'Senior' runners never stop pushing their limits in marathons
Romauld Lepers and Thomas Cattagni, researchers at the University of Bourgogone, have analyzed changes in participation and performance of runners aged 20 to 80 in the New York marathon over the last 30 years.
The results are largely unexpected: the best male marathon runners over 65 and the best female marathon runners over 45 have consistently improved their performance over the last 30 years. At the same time, the researchers also observed a strong increase in athletes over 40 participating in the New York marathon: from 36% of the total masculine runners between 1980-1989, to 53% between 2000 and from 24 to 40% during the same periods for female runners. Details of these descriptive analyses were published in the AGE review, The Official Journal of the American Aging Association.
Inserm researchers analysed the chronometric performances of competitors in the New York marathon in accordance with age and sex over the 1980-2009 period. They classified runners who successfully completed he race into 10 separate age categories (20-29; 30-39; then every 5 years from between 40 and 79).
Although the average times achieved by the 10 best male and female athletes in age categories below 60-64 have not changed over the last 30 years, there was a sharp decrease in times for the senior age categories: for an average marathon time achieved of 3 hours and 50 minutes, men in the 65-69 age category improved by 8 minutes between 1980-1989 and 1990-1999, and 7 minutes between 1990-1999 and 2000-2009. Similarly, the average time achieved by women in age categories above 45-49 fell significantly. For example, the average performance for the 55 age category improved by 33 minutes between 1980 and 1990 (for an average race time of 4 hours and 20 minutes), and by 8 minutes between 1990 and 2000.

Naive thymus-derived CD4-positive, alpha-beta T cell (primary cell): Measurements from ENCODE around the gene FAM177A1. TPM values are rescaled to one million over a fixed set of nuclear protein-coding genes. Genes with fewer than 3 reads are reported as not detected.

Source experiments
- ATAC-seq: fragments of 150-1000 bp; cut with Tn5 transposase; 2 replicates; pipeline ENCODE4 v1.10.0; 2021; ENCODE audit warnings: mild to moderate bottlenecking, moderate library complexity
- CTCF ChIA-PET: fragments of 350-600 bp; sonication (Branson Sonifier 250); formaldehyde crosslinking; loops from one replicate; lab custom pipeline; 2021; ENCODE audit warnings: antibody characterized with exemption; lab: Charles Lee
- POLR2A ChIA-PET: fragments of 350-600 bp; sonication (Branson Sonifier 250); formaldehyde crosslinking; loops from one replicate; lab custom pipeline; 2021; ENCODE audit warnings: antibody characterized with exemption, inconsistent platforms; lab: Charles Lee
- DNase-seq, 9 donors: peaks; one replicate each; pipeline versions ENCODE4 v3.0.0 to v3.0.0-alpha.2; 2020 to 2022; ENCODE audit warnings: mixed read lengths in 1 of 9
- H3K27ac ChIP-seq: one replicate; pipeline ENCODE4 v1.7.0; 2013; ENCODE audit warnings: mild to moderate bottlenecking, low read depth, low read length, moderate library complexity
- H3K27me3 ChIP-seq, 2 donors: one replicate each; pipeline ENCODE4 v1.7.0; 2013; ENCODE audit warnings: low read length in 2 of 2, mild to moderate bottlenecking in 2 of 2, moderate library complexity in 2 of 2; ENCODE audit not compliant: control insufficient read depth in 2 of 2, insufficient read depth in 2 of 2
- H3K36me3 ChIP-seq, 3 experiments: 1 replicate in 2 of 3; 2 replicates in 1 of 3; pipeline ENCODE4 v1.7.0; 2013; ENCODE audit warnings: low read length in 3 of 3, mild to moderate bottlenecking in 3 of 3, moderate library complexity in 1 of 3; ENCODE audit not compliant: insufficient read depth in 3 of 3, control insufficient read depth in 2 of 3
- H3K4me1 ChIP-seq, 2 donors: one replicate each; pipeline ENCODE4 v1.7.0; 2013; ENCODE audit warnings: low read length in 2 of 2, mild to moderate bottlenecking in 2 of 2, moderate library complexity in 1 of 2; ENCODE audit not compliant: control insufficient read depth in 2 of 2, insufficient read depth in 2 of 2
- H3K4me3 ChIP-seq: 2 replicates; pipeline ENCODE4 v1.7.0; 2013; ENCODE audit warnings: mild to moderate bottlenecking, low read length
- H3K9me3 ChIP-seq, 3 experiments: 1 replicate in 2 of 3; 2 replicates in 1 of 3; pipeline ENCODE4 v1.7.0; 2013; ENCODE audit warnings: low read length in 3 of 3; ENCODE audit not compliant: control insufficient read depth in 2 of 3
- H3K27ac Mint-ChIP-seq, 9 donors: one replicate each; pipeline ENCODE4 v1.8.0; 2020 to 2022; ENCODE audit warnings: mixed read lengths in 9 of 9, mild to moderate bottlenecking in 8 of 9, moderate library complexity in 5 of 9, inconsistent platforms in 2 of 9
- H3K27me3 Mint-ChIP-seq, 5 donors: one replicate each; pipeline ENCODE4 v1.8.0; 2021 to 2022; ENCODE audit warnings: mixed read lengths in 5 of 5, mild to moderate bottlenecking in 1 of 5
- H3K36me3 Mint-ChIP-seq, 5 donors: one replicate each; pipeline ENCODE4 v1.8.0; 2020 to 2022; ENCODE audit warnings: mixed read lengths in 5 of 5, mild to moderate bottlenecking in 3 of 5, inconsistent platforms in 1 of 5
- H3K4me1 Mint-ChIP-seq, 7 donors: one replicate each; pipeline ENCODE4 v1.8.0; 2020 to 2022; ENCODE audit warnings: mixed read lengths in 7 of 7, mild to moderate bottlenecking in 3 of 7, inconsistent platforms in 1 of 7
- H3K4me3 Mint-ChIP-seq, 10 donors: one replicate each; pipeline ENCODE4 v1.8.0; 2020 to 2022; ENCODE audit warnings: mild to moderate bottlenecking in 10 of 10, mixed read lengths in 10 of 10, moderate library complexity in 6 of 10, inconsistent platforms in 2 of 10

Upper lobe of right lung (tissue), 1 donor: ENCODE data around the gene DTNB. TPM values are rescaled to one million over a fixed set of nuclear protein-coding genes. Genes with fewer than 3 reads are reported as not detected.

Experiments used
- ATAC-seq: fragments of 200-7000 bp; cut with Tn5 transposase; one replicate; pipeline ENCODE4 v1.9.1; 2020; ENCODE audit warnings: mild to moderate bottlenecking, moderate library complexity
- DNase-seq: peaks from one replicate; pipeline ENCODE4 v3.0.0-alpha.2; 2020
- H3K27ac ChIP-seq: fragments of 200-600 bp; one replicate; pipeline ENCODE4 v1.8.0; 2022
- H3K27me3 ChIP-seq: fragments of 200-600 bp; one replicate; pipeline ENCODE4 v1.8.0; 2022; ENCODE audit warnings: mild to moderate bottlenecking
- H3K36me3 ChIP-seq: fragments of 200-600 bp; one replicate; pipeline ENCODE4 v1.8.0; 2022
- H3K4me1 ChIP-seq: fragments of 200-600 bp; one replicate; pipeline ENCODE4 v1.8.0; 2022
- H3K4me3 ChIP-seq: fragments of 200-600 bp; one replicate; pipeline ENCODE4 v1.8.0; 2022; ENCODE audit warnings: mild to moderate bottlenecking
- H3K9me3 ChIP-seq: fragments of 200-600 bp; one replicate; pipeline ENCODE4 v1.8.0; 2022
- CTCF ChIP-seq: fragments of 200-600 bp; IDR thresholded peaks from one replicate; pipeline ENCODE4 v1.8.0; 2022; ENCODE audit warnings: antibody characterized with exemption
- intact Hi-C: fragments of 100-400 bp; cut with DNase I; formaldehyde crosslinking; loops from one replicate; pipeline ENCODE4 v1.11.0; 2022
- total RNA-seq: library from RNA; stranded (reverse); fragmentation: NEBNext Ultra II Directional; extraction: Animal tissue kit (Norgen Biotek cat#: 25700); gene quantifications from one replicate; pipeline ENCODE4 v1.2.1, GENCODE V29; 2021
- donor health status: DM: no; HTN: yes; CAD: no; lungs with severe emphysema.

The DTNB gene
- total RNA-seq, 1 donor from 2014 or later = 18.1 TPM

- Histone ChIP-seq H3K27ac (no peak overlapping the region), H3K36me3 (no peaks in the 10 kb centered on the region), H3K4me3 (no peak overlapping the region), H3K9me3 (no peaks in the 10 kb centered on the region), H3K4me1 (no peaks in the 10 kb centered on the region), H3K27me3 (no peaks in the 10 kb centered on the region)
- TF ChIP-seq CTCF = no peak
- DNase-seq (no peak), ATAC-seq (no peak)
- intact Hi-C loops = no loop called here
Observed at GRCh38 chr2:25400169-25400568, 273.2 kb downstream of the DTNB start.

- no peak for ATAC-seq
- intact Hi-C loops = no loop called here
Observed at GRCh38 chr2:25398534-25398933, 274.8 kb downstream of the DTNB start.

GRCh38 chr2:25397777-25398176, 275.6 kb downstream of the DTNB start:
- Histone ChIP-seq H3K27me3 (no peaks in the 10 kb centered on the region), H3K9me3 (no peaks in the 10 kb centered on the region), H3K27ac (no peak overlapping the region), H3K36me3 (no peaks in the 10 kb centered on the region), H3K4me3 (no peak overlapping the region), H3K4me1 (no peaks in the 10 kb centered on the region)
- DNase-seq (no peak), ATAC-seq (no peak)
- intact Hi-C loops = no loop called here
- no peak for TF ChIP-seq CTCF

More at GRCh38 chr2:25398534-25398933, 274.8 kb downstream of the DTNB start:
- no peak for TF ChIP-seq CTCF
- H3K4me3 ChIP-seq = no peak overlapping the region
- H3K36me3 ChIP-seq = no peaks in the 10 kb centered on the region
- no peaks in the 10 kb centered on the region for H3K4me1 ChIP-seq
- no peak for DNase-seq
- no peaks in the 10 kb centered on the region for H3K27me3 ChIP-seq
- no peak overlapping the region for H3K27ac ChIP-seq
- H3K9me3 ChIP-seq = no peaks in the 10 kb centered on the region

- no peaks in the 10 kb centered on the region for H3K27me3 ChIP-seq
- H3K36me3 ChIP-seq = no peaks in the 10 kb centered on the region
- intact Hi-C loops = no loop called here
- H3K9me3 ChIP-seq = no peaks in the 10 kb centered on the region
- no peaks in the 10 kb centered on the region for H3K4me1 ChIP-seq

The researchers have thus concluded that, over the last two decades, the performances of the best male marathon runners over 65 and the best female marathon runners over 45 have particularly improved, whereas their younger counterparts have remained stable.
"The improved performances can be explained by the increased number of participants in these age categories, as well as the increased interest this age population has in terms of the benefits of physical activity on health and well being" says Romuald Lepers, whose research into motor function plasticity during aging is part of the overall research of Inserm Unit 1093 "Cognition, Action and Sensorimotor Plasticity", directed by Thierry Pozzo.
In recent years, the gap in performance between men and women has stabilized, in all age categories, suggesting that the decline in physiological functions with age is similar for both sexes. The mechanisms via which physical activity acts advantageously in terms of slowing down aging-related processes remain to be explored. For the researchers, this initial data on athletes over 40, combined with new physiology and sociology data, will lead to improved understanding of the role physical exercise has in "aging well".